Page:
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5 Tips for Autism Parents' Self-Care - Trumpet Behavioral Health

5 Tips for Autism Parents’ Self-Care


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These days it’s easy to find blogs and articles on self care suggestions and strategies that cheerfully encourage us to Exercise daily! and Get 8 hours of sleep! While well-meaning, of course, for parents of children with autism, these self care basics can sometimes feel more like lofty dream-come-true-level wish lists than attainable goals (“8 hours of sleep? No problem, I get at least that much in a week!”).

5 Self-Care Tips for Parents of Children with Autism

Let’s first start with why taking care of ourselves matters. It’s easy for parents to prioritize their kids’ needs above their own but we need to remember the airplane analogy: you need to put your own oxygen mask on first otherwise you’ll be limited in how much you’re able to help others. Here are five self-care tips for parents of children with autism.

#1: Know Your Oxygen Mask.

Think about it or better yet, make a quick list (since stress makes us forget the things we know, lists can be helpful reminders): what are the activities that help you refuel and bring you the peace, comfort and energy you need to be your best self? You can think big (a vacation alone) but also think of smaller daily opportunities like calling a friend, keeping a daily gratitude list, spending time outside. Some other memory joggers for you: What type of music brings you the most joy? What activities make you completely lose track of time? As a parent of a child with autism, make sure you continue to add activities in your life that bring you happiness.

#2: Double-Task, Not Multi-Task.

Many contemporary social psychology studies have revealed we all think we’re better at multitasking than we actually are. So for this week only, run your own experiment where you stop multitasking and start double-tasking. What’s the difference? Multi-tasking is two or more tasks that are similar and require the same type of effort. Writing this blog post while simultaneously checking my email or phone when it pings is an example; this type of split attention will actually slow down all of those tasks because of the time lost to transferring attention and orienting to each task. Double-tasking is combining tasks that require different types of effort; returning phone calls while you walk the dog, listening to an Audible book on your commute, taking your lunch break outside at a park, or walking while you work on a trendy new treadmill desk are all great examples.
You can also think of it as “task-bettering” by finding ways to combine an enjoyable oxygen-mask type of activity with something neutral or less preferred: watching your favorite TV show or listening to your favorite music while you wash dishes, fold laundry, or pay bills.

#3: Pay attention to the things you want to see increase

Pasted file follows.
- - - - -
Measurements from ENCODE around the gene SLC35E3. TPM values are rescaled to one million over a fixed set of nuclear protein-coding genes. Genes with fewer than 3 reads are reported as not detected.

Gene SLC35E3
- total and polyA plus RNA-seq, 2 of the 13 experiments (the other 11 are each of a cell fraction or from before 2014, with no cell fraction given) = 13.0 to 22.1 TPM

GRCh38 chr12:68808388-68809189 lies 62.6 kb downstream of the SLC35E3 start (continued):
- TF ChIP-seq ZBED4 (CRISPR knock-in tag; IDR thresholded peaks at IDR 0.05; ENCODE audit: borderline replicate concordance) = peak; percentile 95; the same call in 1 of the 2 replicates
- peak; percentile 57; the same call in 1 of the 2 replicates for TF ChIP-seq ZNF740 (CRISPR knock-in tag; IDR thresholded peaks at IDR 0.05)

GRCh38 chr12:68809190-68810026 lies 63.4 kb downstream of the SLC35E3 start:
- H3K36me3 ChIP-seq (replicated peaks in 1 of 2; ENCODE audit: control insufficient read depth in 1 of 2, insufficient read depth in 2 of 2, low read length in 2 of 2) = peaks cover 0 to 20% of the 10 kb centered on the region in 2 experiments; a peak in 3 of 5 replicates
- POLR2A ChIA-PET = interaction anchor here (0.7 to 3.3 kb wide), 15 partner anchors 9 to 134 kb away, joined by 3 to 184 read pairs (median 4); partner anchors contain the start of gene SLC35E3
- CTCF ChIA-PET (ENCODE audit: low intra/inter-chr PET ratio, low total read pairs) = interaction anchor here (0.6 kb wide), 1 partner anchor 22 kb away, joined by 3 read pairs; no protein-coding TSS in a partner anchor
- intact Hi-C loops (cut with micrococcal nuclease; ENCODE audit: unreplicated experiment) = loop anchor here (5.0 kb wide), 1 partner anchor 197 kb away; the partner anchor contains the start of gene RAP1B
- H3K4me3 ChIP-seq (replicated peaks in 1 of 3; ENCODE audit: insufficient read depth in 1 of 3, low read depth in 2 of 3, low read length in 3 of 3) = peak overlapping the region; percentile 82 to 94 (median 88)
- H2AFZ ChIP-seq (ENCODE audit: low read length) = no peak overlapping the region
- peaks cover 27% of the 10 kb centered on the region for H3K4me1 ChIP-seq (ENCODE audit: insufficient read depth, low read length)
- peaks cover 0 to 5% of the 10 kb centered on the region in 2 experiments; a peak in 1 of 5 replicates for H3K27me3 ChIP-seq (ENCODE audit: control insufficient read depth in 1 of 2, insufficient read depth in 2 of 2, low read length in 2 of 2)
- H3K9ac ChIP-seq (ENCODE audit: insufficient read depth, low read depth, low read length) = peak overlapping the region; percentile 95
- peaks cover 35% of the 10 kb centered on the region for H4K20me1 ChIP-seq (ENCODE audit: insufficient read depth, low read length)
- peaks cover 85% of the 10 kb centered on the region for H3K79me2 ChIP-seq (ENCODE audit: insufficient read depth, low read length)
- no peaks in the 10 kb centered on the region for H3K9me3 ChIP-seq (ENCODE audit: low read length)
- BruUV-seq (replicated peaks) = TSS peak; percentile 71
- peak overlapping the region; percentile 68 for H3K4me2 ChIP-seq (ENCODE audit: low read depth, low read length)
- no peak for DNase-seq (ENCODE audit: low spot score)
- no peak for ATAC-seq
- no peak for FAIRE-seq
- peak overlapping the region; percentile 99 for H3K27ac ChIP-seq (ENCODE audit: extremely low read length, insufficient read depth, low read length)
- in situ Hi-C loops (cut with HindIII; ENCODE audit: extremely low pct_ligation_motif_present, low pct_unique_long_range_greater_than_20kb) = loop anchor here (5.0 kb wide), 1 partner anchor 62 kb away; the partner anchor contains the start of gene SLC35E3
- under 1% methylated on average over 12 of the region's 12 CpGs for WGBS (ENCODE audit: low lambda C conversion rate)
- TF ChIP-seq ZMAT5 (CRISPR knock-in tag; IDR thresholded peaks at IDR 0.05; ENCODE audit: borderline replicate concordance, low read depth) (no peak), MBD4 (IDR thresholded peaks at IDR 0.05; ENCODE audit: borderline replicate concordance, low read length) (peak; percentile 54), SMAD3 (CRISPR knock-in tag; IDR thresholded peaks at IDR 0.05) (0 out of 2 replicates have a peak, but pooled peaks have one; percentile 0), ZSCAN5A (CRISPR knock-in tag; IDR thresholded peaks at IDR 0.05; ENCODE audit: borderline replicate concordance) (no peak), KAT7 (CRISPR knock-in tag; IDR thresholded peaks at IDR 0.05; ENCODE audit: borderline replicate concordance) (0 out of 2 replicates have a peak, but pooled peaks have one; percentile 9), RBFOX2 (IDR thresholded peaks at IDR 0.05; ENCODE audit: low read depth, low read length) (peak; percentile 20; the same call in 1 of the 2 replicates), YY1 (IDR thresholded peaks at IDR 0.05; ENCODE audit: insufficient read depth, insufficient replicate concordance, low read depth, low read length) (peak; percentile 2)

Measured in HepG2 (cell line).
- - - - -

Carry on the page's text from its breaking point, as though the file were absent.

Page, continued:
—that’s it! I won’t even ask you to collect data (although as a behavior analyst, I’m required to note that you’ll capture better results if you do). See how many times you can make your child laugh before school. Feel grateful for your health and all of the amazing systems in your body that are functioning well. Appreciate your partner for making you coffee or taking the garbage out. Look for ways to celebrate all of the good around you and incredibly, you’ll find more of it.
While we’re at it, see if you can also notice the constant chatter that’s going on inside your head. There is a little non-stop narrator that lives inside each of us and talks all day long. You know the one I mean. I’m not going to suggest you try to quiet that voice because I promised easy tips. What is possible is turning the voice into a kinder one.

#4: Talk to yourself the way you’d talk to a good friend.

So when you spill coffee on your shirt as you’re late running out the door—before your inner automatic narrator calls you an idiot—and ask yourself what you’d say to a friend in the same situation. Perhaps something along the lines of, “Oh, sweetie—that’s rough. At least you’re starting the day with a story to tell.” When your child is having a full blown Meltdown at the grocery store, on an airplane, or one of the other notoriously inconvenient public places to be stranded alone with a tantruming child, imagine what you’d say to a good friend. Maybe, “I believe in you and you are going to get through this. P.S. you are a superhero.” This takes awareness and practice so when you slip up? Talk to yourself the way you’d talk to a good friend.

#5: Ask for help

…and be willing to receive it. I had to save this one for last; if it had been first you would have thought, “that’s not easy” and moved on, right? This suggestion is the hardest but also the simplest. Take a look at the list of things you have to do this week and see what could be outsourced or shared. Or see where you could add in something from your oxygen-mask list if only you had a little help with the logistics. Get creative. It might mean looking into respite services, hiring a neighborhood teen to help with yard work or letting the grocery clerk actually help you out to your car when they ask.

You’re worth it.

Written by Joshua Sleeper, MBA, BCBA

Joshua Sleeper, Chief Executive Officer (CEO) of Trumpet Behavioral Health, started in the field of Applied Behavior Analysis (ABA) over 20 years ago. In college, he began working as a part-time therapist for a school district in California. There, he...

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